Five years ago, Denny's (NASDAQ: DENN ) appeared to be on the brink of extinction. Today, it's as bustling as ever. How has the diner-themed chain accomplished this while competitors like Olive Garden and Red Lobster still have one foot in the grave? The answer is simple, Denny's is aggressively pursuing new markets.
Over the last few years, the casual-dining chain has started staking its future on locations that cater to travelers and military personnel more than inebriated 20-somethings -- I know the latter is an oversimplification, but you get the point.
Will the strategy work? By the looks of it, the answer is "yes."
In recent presentations and press releases, the company explains that it's opening new restaurants in truck stops, airports, universities, and military bases -- OK, perhaps the university eateries will still cater to its stereotypical clientele.
According to an announcement at the end of last year:
Taking advantage of Denny's strong brand awareness, the Company's non-traditional concepts, Denny's Fresh Express and Denny's AllNighter, utilize streamlined menus for locations where convenience and portability are critical. This includes colleges, airports, military installations, hospitals, travel plazas, food courts and other similar locations where Denny's Grand Slam breakfasts are served all day, in addition to satisfying portable menu items for consumers on the go.
Take Denny's partnership with Pilot Flying J, the nationwide chain of truck stops. In 2010 and 2011, Denny's began operations in 123 Flying J Travel Centers, accounting for almost all of the diner's unit growth in those two years.
At the end of 2013, moreover, Denny's opened its first "nontraditional military base restaurant" at Nellis Air Force Base in Las Vegas, Nevada. "Denny's newest Fresh Express location demonstrates the success we are having delivering the Denny's experience in non-traditional formats," said Greg Powell, vice president of concept innovation.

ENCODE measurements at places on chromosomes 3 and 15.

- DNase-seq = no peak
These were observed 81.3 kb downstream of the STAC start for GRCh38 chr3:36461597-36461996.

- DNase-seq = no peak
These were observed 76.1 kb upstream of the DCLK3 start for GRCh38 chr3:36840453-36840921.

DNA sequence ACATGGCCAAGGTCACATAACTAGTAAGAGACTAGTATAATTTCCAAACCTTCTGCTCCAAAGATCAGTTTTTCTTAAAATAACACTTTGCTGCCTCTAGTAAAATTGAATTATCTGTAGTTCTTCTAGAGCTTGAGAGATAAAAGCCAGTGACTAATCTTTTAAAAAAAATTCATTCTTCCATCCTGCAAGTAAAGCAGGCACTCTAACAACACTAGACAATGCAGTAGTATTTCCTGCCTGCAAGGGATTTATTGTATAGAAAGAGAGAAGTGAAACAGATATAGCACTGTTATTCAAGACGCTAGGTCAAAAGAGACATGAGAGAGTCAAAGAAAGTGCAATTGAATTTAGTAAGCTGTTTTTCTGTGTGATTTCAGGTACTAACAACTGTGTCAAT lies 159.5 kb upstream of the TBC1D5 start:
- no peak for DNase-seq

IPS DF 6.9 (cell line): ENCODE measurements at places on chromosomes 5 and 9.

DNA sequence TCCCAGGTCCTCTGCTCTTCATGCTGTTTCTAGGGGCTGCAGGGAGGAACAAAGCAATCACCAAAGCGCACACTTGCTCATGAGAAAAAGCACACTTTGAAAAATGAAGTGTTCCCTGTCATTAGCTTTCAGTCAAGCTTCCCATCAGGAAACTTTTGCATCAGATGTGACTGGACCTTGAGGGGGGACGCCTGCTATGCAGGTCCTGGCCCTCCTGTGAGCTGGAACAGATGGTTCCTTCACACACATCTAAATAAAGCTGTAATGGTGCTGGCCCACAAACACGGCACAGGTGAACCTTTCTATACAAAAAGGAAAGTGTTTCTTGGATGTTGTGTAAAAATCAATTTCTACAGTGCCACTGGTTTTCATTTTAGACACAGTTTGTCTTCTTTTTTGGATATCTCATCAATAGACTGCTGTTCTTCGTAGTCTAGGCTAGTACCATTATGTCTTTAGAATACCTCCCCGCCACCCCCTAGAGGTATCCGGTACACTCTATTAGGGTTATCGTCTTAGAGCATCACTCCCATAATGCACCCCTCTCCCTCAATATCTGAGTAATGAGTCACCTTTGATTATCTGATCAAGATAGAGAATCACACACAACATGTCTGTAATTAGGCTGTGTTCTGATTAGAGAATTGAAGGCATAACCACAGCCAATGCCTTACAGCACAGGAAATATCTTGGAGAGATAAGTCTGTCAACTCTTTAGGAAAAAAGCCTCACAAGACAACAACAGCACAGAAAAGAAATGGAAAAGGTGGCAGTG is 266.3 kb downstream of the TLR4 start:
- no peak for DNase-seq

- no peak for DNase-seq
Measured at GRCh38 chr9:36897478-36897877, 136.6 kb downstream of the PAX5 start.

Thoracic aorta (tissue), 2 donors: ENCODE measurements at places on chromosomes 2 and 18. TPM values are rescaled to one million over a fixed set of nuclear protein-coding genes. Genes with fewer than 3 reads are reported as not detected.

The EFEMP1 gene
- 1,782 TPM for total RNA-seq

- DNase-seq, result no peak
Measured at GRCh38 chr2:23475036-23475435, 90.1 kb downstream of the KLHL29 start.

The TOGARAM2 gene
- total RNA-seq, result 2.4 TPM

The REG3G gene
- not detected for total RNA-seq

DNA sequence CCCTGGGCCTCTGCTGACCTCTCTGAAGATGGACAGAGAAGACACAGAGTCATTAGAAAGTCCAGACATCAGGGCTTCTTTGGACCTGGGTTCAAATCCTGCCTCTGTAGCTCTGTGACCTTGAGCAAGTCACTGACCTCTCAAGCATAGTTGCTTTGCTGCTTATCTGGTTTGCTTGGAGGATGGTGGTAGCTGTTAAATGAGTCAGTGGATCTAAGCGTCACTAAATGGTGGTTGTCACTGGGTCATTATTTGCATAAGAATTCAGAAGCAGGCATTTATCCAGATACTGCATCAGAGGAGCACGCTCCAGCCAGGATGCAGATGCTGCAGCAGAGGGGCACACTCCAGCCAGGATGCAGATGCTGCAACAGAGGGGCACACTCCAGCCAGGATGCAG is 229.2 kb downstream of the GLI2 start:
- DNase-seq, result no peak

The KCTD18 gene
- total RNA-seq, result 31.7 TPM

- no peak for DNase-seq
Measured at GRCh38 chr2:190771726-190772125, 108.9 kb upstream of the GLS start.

To date, the new direction, as well as a handful of operational adjustments and promotional tactics, appears to be paying off. As you can see in the chart above, Denny's systemwide same-store sales have increased consistently since the second quarter of 2011.
While the chain isn't turning in double-digit comparable sales figures like fast-casual upstart Chipotle Mexican Grill, it's easily outpacing casual-dining competitors such as Olive Garden and Red Lobster, both of which are dealing with rapidly deteriorating same-store sales -- click here to read about Olive Garden's recent travails and here for Red Lobster's.
The net result is that shares of Denny's have handily outperformed both Darden Restaurants (NYSE: DRI ) -- the parent company of Olive Garden and Red Lobster -- and the S&P 500 over the last five years. Since the beginning of 2009, Darden's total return is 121%. The S&P 500's is 190%. And Denny's is 425%.
Does this mean you should double down on Denny's stock as you would a Grand Slam breakfast? Not necessarily, as many challenges lie ahead for the casual-dining industry. But it does mean that Denny's shareholders, at least for the time being, are happier today than they were half a decade ago.
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